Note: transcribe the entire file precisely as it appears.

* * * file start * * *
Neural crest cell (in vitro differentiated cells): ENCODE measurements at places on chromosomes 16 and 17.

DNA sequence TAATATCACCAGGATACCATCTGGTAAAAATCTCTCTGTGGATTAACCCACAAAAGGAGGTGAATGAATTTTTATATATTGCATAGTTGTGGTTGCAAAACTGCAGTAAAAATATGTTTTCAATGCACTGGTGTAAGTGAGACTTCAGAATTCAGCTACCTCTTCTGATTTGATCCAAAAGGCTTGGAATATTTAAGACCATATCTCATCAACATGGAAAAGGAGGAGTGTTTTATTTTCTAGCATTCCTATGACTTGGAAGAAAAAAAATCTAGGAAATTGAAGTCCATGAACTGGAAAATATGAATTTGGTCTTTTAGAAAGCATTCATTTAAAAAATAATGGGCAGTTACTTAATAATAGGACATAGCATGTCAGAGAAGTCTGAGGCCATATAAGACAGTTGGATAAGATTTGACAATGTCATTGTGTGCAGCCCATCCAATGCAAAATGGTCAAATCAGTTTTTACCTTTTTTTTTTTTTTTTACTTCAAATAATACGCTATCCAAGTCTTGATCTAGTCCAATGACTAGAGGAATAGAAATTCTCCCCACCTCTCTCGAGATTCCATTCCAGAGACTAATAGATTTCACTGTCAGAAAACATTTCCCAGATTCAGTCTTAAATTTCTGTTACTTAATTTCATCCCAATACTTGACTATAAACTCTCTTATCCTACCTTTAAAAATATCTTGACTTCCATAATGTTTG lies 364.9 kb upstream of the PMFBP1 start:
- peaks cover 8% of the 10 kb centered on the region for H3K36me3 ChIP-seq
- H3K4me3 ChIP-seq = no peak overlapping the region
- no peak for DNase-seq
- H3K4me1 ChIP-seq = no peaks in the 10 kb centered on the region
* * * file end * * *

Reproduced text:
Neural crest cell (in vitro differentiated cells): ENCODE measurements at places on chromosomes 16 and 17.

DNA sequence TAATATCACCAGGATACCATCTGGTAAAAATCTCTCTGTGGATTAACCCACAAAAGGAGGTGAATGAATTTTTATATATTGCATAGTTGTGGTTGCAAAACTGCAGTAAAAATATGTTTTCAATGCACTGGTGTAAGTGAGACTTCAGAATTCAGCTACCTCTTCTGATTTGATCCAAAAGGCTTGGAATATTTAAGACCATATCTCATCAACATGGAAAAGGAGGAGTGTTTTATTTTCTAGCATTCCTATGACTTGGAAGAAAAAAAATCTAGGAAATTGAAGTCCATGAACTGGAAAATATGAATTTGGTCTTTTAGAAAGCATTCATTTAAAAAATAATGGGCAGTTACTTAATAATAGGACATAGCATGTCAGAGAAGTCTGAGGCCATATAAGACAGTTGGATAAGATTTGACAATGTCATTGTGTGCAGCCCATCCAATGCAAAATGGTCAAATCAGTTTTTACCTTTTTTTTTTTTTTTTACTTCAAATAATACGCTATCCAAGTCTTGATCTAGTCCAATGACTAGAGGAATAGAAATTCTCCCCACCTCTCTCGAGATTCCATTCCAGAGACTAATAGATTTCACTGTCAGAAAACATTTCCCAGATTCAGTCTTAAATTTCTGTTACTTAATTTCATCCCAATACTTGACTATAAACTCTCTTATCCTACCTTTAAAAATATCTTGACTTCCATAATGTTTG lies 364.9 kb upstream of the PMFBP1 start:
- peaks cover 8% of the 10 kb centered on the region for H3K36me3 ChIP-seq
- H3K4me3 ChIP-seq = no peak overlapping the region
- no peak for DNase-seq
- H3K4me1 ChIP-seq = no peaks in the 10 kb centered on the region